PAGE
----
Puente de la Mujer, Buenos Aires

Following my first visit to Argentina in September 2003, I was very pleased to launch an overseas section of this website. My first entry was the Puente de la Mujer (or "Woman's" bridge) in Buenos Aires.  The barrio of Puerto Madero is Buenos Aires own "docklands" area in which the old docks, warehouses and other abandoned commercial structures are currently being redeveloped for trendy new housing, hotels and restaurants. Accounts of the bridge do not seem to make any specific reference to the new Millennium but as it was opened in December, 2001, it is obviously close enough to a Millennium Bridge to qualify. Indeed, one commentator has described the new bridge as the "Obelisco of the 21st century", a reference to the previous most striking landmark in Buenos Aires, the colossal 67-metre high obelisk which stands athwart the Avenida 9 de Julio. The Avenida 9 de Julio is another marvel worth mentioning - at 140 metres wide, with 20 traffic lanes divided between 4 carriageways, it is reputed to be the widest avenue in the world.

The so-called "Woman's bridge" is a swing bridge for pedestrians and cyclists on an eastern continuation of the alignment of the Avenida de Mayo, the principal west-east thoroughfare in the city. The bridge traverses dock number 3, just north of the mooring of the decommissioned Argentine naval sail training ship Presidente Sarmiento. The design by the Spanish architect Santiago Calatrava is intended to epitomise the tango, that central feature of life in Buenos Aires.  Of cable-stayed construction, the cables are supported from an inclined pylon, 39 m high. The overall length of the bridge is 160 m and width 5 m. The movable span of the bridge is 106 m long and can be turned through 90 degrees inside two minutes, and retained in position when open by a separate pier. The bridge gates close automatically when the wind speed exceeds 70 km per hour.  The bridge was built in Spain and transported over in sections. The total 6 million US$ cost of the project was met by the Alberto Gonzalez Foundation. Unfortunately, after only a couple of years the bridge was closed to pedestrians, as the City Council declined to accept responsibility for maintenance, rather hoping that the Alberto Gonzalez Foundation would also shoulder this burden as well. Fortunately, the situation must have been resolved by the time of my return visit to Buenos Aires in December 2006. I took the opportunity on this return visit to secure a greatly improved set of photographs in much better light.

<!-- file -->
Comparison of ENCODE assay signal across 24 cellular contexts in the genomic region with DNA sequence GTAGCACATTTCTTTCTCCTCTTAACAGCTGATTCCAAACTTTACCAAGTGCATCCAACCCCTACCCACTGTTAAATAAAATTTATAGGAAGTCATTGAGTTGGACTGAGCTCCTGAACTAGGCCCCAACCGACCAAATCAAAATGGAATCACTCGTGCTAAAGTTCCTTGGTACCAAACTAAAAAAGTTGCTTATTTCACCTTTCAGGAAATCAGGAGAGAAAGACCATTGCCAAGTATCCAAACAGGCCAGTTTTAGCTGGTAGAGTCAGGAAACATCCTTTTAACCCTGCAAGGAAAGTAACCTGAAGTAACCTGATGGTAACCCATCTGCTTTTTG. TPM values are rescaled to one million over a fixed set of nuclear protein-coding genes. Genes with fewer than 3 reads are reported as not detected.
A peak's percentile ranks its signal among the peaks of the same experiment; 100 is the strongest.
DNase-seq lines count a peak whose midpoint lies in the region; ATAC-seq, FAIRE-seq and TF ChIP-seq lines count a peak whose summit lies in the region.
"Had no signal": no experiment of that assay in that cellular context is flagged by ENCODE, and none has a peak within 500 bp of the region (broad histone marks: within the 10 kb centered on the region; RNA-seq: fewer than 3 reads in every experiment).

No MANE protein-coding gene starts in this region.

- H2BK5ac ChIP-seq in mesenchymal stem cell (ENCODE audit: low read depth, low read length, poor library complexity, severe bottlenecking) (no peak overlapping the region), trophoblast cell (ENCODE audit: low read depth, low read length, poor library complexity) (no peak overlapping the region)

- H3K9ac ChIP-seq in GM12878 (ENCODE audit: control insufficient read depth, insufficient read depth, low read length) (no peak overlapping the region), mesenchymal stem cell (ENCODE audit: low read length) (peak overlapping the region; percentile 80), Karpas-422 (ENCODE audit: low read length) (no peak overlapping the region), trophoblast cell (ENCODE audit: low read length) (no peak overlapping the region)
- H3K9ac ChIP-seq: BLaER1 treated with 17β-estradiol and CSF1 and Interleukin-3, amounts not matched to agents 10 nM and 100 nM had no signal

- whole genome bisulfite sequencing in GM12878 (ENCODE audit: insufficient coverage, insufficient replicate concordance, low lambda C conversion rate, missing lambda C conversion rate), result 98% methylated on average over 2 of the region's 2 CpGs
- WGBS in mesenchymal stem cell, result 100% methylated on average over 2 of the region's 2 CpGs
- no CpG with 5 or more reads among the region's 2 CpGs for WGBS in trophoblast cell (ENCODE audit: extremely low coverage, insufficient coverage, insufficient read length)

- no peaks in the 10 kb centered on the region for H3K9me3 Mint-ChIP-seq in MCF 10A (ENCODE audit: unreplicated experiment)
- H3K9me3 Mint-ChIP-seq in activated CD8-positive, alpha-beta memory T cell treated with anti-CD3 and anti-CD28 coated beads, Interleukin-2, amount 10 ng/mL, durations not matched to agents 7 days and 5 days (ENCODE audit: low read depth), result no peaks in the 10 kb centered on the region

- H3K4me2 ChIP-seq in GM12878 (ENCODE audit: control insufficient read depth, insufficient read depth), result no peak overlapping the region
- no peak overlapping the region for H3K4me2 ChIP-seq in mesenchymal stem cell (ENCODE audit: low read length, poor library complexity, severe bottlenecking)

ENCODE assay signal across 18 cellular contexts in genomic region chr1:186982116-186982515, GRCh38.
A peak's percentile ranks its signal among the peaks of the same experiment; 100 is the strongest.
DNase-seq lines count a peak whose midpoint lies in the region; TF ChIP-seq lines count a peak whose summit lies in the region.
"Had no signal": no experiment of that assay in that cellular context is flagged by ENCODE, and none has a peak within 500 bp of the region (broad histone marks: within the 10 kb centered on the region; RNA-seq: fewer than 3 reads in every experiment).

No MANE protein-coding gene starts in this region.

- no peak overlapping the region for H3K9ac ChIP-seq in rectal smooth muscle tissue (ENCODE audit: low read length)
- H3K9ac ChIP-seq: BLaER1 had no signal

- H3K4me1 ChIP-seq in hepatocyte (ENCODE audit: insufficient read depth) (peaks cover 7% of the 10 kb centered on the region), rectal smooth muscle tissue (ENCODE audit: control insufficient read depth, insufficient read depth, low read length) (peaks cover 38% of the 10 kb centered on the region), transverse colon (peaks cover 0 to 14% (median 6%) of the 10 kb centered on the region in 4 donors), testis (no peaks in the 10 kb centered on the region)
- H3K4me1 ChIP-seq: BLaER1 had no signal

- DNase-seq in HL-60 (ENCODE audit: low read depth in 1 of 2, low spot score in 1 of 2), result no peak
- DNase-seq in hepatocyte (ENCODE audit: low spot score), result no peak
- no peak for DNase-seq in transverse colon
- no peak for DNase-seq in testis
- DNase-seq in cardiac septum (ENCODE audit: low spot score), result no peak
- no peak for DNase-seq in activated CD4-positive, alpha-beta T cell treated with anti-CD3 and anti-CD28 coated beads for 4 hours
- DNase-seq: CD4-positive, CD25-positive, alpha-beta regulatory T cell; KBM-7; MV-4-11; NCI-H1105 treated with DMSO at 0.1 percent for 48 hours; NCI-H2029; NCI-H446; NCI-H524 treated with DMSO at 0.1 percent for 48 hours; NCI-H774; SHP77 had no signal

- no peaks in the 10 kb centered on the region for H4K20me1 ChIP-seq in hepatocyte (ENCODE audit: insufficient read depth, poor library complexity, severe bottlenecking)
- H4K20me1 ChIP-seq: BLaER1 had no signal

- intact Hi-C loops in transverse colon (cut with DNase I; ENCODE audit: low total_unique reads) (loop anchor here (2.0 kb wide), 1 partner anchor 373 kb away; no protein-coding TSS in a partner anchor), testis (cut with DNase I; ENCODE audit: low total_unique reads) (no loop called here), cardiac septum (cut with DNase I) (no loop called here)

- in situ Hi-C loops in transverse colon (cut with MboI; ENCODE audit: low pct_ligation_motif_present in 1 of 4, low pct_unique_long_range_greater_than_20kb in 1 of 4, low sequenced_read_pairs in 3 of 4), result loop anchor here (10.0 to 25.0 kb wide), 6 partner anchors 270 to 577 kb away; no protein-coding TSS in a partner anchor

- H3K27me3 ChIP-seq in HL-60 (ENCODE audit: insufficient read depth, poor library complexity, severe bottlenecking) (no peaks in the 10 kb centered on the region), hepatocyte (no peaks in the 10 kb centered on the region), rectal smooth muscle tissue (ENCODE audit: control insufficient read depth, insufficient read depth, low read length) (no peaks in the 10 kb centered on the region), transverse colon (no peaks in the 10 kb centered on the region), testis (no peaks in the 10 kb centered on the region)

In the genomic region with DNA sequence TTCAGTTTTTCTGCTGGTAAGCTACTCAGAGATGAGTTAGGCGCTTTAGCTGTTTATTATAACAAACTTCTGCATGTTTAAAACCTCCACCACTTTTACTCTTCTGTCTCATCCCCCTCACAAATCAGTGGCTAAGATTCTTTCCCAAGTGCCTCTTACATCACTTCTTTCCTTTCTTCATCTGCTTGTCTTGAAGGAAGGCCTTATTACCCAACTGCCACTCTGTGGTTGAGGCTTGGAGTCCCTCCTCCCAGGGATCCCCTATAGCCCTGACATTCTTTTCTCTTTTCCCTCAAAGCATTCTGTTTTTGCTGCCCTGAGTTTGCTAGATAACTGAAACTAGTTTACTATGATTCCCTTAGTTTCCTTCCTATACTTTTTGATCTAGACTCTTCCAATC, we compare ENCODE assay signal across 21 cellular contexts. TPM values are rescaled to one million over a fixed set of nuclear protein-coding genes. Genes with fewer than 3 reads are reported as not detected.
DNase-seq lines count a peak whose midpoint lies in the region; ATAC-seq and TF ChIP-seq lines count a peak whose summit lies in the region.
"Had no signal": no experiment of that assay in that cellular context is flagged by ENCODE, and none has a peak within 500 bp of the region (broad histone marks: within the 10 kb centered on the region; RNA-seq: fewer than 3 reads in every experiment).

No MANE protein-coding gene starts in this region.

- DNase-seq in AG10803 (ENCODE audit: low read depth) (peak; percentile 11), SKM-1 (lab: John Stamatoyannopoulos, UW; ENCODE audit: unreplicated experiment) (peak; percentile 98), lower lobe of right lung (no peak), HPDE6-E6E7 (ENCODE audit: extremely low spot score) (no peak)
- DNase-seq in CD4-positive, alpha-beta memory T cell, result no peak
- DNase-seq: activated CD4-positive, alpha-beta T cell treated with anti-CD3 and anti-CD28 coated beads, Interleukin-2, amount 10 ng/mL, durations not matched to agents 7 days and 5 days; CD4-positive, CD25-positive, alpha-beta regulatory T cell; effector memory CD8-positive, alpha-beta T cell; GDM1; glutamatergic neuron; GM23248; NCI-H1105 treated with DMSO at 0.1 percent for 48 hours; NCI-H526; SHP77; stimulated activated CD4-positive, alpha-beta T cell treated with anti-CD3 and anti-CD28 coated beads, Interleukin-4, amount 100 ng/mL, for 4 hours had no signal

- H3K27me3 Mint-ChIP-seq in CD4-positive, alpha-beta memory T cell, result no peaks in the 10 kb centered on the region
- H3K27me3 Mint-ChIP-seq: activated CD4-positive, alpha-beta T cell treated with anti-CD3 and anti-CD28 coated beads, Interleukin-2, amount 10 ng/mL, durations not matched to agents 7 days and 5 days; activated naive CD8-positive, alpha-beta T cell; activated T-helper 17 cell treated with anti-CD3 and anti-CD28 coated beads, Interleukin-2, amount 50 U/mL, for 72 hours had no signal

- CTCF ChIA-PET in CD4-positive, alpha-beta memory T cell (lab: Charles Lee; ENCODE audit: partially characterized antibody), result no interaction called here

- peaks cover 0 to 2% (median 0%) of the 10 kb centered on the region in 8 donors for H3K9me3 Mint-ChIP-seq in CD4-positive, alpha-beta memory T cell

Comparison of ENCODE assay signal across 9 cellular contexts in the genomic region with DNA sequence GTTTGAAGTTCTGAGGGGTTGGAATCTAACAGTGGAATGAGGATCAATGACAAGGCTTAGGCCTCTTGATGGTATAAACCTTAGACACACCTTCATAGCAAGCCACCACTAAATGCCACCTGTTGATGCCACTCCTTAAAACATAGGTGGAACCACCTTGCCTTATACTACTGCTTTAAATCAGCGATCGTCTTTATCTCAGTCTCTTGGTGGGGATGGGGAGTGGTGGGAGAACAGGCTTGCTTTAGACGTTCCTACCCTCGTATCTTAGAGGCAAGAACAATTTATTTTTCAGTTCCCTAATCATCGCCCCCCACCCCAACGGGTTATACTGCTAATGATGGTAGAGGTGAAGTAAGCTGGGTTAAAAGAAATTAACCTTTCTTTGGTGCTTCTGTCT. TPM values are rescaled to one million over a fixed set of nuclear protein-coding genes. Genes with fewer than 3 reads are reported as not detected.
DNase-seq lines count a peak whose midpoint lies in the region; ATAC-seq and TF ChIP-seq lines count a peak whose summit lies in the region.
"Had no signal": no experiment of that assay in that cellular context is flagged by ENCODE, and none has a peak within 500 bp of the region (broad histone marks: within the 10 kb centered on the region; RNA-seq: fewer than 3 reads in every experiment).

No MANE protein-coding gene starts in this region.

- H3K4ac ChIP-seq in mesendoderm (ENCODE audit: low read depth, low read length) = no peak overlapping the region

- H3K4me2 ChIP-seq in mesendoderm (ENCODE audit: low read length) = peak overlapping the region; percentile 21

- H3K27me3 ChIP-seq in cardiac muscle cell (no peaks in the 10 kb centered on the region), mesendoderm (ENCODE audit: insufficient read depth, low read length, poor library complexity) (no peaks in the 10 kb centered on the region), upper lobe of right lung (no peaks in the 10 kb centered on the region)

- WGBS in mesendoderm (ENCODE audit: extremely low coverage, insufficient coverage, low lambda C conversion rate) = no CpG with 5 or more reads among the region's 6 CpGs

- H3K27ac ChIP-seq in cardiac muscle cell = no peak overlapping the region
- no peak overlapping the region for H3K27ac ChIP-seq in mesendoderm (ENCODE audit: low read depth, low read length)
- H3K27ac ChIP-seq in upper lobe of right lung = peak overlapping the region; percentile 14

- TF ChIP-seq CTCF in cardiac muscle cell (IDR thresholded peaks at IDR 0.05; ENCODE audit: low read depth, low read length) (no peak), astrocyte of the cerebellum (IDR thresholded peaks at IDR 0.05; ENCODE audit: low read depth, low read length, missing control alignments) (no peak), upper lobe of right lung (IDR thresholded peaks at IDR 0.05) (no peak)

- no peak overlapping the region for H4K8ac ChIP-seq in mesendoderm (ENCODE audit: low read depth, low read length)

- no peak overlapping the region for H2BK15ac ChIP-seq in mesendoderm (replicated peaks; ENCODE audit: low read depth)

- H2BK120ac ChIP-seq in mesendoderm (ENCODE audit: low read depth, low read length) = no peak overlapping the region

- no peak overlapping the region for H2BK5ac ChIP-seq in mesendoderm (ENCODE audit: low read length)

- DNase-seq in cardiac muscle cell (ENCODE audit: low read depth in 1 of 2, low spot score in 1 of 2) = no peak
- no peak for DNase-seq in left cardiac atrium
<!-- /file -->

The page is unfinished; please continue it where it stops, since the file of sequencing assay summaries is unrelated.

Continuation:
The best source of information in English is the Galinsky website. Structurae also gives a short summary in English.

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